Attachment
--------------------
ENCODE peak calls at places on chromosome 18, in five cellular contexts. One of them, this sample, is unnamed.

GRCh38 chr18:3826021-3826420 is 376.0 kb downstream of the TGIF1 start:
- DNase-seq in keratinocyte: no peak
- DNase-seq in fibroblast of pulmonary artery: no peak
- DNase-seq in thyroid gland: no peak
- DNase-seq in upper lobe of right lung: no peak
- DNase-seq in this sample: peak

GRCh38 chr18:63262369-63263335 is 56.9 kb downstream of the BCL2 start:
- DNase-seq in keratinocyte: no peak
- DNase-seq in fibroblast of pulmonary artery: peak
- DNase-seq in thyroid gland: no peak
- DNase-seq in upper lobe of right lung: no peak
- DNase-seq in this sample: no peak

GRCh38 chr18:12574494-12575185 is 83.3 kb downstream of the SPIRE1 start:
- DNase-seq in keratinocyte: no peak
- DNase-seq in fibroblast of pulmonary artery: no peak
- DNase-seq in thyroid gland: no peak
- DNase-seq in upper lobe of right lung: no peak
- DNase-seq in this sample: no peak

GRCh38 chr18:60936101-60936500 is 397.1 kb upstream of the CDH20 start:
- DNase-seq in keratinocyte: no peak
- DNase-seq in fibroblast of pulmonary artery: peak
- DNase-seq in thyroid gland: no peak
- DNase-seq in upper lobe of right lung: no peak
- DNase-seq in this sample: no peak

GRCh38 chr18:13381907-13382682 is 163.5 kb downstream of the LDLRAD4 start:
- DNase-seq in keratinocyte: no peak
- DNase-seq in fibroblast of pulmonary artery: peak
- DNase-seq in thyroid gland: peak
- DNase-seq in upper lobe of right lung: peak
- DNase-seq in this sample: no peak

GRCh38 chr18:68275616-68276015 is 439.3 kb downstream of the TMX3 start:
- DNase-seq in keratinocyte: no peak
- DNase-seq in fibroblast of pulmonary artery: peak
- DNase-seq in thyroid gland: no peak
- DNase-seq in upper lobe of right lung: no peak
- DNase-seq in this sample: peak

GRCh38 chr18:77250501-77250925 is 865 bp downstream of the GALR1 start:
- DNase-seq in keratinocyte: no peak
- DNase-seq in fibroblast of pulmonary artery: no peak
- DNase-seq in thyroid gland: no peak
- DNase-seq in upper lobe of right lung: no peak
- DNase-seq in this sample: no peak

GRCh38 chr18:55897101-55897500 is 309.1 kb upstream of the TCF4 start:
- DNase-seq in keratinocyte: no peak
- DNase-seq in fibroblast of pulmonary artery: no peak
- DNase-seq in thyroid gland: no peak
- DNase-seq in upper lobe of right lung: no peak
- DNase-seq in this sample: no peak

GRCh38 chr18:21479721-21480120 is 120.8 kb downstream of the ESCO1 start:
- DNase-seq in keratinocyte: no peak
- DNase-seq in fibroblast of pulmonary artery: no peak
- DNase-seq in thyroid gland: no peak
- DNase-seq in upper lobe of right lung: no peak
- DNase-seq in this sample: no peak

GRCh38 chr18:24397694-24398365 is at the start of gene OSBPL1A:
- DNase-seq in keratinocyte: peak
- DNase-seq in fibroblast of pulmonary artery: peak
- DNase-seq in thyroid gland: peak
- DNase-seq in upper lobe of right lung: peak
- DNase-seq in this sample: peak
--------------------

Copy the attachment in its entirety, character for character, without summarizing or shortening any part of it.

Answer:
ENCODE peak calls at places on chromosome 18, in five cellular contexts. One of them, this sample, is unnamed.

GRCh38 chr18:3826021-3826420 is 376.0 kb downstream of the TGIF1 start:
- DNase-seq in keratinocyte: no peak
- DNase-seq in fibroblast of pulmonary artery: no peak
- DNase-seq in thyroid gland: no peak
- DNase-seq in upper lobe of right lung: no peak
- DNase-seq in this sample: peak

GRCh38 chr18:63262369-63263335 is 56.9 kb downstream of the BCL2 start:
- DNase-seq in keratinocyte: no peak
- DNase-seq in fibroblast of pulmonary artery: peak
- DNase-seq in thyroid gland: no peak
- DNase-seq in upper lobe of right lung: no peak
- DNase-seq in this sample: no peak

GRCh38 chr18:12574494-12575185 is 83.3 kb downstream of the SPIRE1 start:
- DNase-seq in keratinocyte: no peak
- DNase-seq in fibroblast of pulmonary artery: no peak
- DNase-seq in thyroid gland: no peak
- DNase-seq in upper lobe of right lung: no peak
- DNase-seq in this sample: no peak

GRCh38 chr18:60936101-60936500 is 397.1 kb upstream of the CDH20 start:
- DNase-seq in keratinocyte: no peak
- DNase-seq in fibroblast of pulmonary artery: peak
- DNase-seq in thyroid gland: no peak
- DNase-seq in upper lobe of right lung: no peak
- DNase-seq in this sample: no peak

GRCh38 chr18:13381907-13382682 is 163.5 kb downstream of the LDLRAD4 start:
- DNase-seq in keratinocyte: no peak
- DNase-seq in fibroblast of pulmonary artery: peak
- DNase-seq in thyroid gland: peak
- DNase-seq in upper lobe of right lung: peak
- DNase-seq in this sample: no peak

GRCh38 chr18:68275616-68276015 is 439.3 kb downstream of the TMX3 start:
- DNase-seq in keratinocyte: no peak
- DNase-seq in fibroblast of pulmonary artery: peak
- DNase-seq in thyroid gland: no peak
- DNase-seq in upper lobe of right lung: no peak
- DNase-seq in this sample: peak

GRCh38 chr18:77250501-77250925 is 865 bp downstream of the GALR1 start:
- DNase-seq in keratinocyte: no peak
- DNase-seq in fibroblast of pulmonary artery: no peak
- DNase-seq in thyroid gland: no peak
- DNase-seq in upper lobe of right lung: no peak
- DNase-seq in this sample: no peak

GRCh38 chr18:55897101-55897500 is 309.1 kb upstream of the TCF4 start:
- DNase-seq in keratinocyte: no peak
- DNase-seq in fibroblast of pulmonary artery: no peak
- DNase-seq in thyroid gland: no peak
- DNase-seq in upper lobe of right lung: no peak
- DNase-seq in this sample: no peak

GRCh38 chr18:21479721-21480120 is 120.8 kb downstream of the ESCO1 start:
- DNase-seq in keratinocyte: no peak
- DNase-seq in fibroblast of pulmonary artery: no peak
- DNase-seq in thyroid gland: no peak
- DNase-seq in upper lobe of right lung: no peak
- DNase-seq in this sample: no peak

GRCh38 chr18:24397694-24398365 is at the start of gene OSBPL1A:
- DNase-seq in keratinocyte: peak
- DNase-seq in fibroblast of pulmonary artery: peak
- DNase-seq in thyroid gland: peak
- DNase-seq in upper lobe of right lung: peak
- DNase-seq in this sample: peak